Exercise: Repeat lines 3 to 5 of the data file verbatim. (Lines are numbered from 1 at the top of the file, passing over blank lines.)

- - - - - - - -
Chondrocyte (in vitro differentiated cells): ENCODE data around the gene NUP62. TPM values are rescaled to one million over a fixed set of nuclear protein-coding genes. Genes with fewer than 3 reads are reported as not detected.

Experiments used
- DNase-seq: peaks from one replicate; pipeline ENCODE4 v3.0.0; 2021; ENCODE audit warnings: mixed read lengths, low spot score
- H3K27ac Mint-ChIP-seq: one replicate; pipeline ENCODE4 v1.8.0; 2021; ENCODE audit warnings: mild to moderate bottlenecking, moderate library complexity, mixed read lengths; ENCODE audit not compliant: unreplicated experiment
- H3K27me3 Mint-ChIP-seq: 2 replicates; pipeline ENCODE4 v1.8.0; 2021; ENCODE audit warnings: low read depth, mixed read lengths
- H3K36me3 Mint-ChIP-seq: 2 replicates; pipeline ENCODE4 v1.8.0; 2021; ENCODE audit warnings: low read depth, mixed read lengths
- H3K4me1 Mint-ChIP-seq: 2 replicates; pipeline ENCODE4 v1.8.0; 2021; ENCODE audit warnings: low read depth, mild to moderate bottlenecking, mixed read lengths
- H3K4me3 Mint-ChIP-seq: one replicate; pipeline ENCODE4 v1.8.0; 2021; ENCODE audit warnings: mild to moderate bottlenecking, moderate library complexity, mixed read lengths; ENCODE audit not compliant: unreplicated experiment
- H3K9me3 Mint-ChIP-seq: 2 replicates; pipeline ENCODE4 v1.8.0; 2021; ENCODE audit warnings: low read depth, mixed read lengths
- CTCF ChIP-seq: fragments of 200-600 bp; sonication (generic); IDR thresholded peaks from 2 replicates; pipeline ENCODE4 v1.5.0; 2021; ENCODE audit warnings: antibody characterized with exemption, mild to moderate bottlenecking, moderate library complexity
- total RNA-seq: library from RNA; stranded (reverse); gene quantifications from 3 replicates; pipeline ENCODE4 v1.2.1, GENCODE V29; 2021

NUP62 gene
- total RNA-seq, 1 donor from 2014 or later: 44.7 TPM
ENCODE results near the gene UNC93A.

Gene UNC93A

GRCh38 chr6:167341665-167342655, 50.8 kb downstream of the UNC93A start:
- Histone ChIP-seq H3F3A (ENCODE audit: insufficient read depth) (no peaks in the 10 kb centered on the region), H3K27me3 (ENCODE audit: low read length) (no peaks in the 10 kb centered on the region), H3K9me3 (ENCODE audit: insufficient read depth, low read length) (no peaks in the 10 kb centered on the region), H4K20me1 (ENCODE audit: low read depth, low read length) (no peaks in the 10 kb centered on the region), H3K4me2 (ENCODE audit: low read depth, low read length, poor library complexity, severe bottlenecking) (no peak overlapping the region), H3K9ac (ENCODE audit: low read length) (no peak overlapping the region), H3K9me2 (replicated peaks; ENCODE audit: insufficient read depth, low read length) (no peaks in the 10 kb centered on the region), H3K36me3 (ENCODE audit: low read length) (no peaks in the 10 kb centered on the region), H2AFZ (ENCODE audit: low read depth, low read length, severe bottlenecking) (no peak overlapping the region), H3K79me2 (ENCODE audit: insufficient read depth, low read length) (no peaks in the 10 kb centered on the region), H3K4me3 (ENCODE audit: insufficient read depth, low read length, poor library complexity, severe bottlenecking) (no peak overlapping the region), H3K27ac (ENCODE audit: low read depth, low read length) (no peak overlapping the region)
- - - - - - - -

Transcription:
- DNase-seq: peaks from one replicate; pipeline ENCODE4 v3.0.0; 2021; ENCODE audit warnings: mixed read lengths, low spot score
- H3K27ac Mint-ChIP-seq: one replicate; pipeline ENCODE4 v1.8.0; 2021; ENCODE audit warnings: mild to moderate bottlenecking, moderate library complexity, mixed read lengths; ENCODE audit not compliant: unreplicated experiment
- H3K27me3 Mint-ChIP-seq: 2 replicates; pipeline ENCODE4 v1.8.0; 2021; ENCODE audit warnings: low read depth, mixed read lengths